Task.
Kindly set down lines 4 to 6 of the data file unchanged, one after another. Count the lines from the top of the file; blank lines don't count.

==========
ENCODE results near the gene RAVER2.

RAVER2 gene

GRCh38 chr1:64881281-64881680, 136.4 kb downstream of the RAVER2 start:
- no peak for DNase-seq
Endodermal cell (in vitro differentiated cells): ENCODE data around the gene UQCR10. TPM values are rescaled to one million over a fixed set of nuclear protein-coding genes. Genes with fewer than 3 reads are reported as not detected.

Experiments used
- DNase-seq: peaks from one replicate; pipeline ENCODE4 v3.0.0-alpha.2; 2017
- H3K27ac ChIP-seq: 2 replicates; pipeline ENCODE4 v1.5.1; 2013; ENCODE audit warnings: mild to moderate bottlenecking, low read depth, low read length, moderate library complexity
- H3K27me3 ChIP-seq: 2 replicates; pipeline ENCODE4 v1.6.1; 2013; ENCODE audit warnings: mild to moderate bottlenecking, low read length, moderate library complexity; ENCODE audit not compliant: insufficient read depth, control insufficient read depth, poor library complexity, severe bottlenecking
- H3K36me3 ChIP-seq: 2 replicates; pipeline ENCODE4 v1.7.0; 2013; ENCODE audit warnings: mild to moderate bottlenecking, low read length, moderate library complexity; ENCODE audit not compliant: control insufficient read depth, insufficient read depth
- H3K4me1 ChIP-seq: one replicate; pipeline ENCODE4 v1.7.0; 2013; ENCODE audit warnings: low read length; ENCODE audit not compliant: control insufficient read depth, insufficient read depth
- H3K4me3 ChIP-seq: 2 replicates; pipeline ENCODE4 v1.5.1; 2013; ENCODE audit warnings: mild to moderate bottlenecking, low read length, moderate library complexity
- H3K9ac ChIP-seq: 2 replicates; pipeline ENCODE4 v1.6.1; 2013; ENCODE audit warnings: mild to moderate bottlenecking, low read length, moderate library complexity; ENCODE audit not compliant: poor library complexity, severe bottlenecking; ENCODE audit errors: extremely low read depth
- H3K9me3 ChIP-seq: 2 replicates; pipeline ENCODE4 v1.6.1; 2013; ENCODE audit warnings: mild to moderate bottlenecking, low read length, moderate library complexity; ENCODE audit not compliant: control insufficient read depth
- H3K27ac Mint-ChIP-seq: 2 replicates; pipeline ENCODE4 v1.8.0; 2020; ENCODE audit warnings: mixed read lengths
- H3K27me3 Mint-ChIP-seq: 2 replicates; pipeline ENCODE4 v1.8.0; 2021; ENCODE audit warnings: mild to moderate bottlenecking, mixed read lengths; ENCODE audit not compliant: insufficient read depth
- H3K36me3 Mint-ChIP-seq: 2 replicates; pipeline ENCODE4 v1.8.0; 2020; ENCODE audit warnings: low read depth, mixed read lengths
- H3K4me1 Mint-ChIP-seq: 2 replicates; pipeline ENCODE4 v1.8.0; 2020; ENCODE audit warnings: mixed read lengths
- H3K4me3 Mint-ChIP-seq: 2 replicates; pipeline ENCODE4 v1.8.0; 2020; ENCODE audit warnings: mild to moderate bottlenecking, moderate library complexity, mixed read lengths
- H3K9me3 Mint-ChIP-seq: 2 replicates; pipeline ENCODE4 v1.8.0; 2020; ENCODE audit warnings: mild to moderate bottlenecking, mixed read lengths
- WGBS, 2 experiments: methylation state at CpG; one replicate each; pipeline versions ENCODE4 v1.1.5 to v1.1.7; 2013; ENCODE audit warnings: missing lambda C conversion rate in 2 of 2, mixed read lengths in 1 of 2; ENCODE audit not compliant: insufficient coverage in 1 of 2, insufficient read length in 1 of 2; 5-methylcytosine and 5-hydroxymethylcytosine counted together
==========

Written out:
- no peak for DNase-seq
Endodermal cell (in vitro differentiated cells): ENCODE data around the gene UQCR10. TPM values are rescaled to one million over a fixed set of nuclear protein-coding genes. Genes with fewer than 3 reads are reported as not detected.

Experiments used